Contents | September 2003
More on poetry from The Atlantic Monthly.
The Atlantic Monthly | September 2003
As if it were a tap I turn it on,
by John Updike
not hot or cold but tepid infotainment,
and out it gushes, sparkling evidence
of conflict, misery, concupiscence
let loose on little leashes, in remissions
of eager advertising that envisions
on our behalf the better life contingent
upon some buy, some needful acquisition.
A sleek car takes a curve in purring rain,
a bone-white beach plays host to lotioned skin,
a diaper soothes a graying beauty's frown,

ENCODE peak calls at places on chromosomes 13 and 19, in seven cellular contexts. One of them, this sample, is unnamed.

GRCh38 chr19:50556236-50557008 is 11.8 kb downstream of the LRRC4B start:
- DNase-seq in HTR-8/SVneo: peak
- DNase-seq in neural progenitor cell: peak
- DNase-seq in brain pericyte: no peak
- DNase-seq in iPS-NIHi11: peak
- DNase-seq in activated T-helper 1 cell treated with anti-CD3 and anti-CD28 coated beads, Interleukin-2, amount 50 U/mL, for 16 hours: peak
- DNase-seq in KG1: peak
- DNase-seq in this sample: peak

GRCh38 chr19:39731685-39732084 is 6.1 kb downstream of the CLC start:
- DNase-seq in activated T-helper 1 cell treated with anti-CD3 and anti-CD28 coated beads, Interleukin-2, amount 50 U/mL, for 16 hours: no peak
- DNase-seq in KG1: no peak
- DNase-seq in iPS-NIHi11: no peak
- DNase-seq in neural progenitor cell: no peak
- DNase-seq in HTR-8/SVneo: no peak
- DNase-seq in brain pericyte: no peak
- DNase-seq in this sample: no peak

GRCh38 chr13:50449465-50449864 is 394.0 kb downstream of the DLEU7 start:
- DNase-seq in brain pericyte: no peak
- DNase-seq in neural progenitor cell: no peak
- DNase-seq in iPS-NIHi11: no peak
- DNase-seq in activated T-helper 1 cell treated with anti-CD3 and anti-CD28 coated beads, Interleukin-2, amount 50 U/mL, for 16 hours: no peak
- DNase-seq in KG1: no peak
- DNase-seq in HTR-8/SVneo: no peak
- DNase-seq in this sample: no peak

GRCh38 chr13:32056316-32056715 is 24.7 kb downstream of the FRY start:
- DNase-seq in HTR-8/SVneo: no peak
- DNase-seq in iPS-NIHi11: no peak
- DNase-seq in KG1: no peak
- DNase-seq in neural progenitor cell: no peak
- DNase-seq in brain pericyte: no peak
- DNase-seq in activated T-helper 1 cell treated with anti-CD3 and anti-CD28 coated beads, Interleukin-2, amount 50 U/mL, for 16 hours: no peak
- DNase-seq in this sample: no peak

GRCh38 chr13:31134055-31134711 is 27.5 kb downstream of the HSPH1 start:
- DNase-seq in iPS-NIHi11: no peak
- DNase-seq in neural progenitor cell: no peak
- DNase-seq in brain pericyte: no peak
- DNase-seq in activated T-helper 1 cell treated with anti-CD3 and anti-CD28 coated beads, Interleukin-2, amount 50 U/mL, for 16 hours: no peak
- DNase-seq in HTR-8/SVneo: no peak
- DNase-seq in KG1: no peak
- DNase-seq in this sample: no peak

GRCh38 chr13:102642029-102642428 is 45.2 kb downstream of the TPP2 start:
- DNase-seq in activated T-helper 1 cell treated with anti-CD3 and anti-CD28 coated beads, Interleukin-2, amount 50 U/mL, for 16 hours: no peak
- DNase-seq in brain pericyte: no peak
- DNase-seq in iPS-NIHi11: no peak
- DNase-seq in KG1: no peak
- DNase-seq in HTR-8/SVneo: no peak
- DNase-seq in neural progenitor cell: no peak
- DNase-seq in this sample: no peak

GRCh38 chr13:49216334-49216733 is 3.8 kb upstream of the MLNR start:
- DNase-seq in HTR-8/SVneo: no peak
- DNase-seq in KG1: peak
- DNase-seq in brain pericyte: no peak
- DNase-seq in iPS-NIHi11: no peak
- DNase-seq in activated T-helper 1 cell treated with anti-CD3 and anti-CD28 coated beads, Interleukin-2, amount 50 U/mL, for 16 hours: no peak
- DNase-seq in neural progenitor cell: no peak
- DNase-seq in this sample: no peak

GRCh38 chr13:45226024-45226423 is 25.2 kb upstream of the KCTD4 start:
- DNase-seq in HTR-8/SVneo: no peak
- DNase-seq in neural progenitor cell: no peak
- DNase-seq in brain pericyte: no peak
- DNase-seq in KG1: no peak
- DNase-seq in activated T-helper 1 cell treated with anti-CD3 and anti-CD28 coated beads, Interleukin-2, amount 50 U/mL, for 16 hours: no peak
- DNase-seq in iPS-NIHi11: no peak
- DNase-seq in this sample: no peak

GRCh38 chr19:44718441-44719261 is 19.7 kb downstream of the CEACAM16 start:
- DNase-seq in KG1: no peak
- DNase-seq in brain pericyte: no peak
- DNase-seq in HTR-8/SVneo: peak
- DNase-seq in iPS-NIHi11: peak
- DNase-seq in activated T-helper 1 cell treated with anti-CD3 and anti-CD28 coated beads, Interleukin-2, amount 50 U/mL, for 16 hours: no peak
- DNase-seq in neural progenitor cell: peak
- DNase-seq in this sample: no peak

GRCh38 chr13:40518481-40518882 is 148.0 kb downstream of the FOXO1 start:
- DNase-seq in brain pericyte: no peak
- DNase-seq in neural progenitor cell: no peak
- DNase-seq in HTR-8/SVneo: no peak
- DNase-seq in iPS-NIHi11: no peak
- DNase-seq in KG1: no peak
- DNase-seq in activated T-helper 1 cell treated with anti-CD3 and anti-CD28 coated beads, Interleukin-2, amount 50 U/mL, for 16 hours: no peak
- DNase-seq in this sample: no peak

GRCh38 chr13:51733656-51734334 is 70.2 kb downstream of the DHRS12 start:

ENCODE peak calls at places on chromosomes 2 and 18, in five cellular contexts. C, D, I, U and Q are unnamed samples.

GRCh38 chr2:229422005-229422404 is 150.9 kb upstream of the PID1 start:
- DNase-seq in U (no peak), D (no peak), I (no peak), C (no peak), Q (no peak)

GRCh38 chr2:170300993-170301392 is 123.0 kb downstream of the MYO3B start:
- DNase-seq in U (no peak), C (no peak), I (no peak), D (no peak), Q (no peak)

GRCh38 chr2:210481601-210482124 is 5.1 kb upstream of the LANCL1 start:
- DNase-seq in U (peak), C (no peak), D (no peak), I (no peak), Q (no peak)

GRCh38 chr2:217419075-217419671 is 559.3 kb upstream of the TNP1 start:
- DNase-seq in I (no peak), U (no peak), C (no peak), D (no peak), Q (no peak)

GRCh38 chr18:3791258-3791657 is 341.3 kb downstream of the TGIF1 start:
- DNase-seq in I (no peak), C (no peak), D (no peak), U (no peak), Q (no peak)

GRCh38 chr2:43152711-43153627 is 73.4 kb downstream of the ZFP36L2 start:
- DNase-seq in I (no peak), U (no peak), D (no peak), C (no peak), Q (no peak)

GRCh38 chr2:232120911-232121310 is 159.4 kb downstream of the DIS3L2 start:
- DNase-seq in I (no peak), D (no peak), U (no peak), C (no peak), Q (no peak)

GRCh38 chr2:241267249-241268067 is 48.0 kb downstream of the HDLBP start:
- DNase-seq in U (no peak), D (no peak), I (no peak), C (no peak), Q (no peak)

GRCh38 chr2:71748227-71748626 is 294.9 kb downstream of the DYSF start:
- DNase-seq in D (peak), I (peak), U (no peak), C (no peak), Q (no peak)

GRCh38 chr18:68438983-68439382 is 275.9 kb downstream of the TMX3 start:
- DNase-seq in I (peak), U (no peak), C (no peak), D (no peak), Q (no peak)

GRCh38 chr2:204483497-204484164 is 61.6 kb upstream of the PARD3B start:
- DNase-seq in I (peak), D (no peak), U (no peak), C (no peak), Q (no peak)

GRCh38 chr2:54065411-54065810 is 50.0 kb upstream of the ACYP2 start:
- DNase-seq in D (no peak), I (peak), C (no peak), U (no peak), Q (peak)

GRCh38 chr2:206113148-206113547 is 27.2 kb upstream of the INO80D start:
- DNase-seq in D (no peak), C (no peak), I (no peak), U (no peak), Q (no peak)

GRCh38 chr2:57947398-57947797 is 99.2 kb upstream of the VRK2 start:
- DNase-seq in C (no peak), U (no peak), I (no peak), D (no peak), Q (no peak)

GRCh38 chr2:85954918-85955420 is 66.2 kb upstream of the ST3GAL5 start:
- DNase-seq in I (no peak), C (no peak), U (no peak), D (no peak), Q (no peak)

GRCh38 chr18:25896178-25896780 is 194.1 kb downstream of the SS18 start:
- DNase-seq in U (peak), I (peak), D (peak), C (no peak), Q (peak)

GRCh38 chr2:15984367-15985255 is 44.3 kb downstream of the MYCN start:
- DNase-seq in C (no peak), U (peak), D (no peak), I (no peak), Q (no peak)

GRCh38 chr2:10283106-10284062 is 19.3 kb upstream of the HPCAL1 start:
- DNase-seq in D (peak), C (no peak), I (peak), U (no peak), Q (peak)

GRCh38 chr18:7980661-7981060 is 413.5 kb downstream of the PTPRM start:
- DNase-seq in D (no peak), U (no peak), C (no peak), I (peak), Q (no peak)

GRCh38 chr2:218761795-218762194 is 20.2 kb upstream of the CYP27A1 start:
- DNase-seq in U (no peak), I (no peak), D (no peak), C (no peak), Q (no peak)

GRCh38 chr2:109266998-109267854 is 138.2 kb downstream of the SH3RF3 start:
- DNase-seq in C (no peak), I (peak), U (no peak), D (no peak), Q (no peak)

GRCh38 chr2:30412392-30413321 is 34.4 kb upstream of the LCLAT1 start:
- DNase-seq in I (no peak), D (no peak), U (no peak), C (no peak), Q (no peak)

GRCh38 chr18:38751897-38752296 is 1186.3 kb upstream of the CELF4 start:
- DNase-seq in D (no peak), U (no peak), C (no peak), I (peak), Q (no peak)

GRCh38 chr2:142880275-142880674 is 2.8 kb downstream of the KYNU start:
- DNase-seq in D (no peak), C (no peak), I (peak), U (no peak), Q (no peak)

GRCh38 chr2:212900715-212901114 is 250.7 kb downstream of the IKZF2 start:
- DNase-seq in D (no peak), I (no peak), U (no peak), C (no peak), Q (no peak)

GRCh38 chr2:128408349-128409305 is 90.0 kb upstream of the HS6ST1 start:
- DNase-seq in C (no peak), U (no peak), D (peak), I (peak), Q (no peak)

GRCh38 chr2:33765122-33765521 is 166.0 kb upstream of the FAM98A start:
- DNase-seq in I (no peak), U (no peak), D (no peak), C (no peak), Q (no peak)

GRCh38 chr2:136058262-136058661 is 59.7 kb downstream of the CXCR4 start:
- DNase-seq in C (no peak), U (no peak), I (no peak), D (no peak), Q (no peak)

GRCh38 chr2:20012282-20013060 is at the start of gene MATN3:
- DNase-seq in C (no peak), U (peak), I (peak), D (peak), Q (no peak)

an unguent eases sedentary pain,
false teeth are brightened, beer enhances fun,
and rinsed hair hurls its tint across the screen:
these spurts of light are drunk in by my brain,
which sickens quickly, till it thirst again.
John Updike is the author of more than fifty books. His most recent include Seek My Face (2002), a novel, and Americana and Other Poems (2001).
Copyright © 2003 by The Atlantic Monthly Group. All rights reserved.
The Atlantic Monthly; September 2003; TV; Volume 292, No. 2; 104.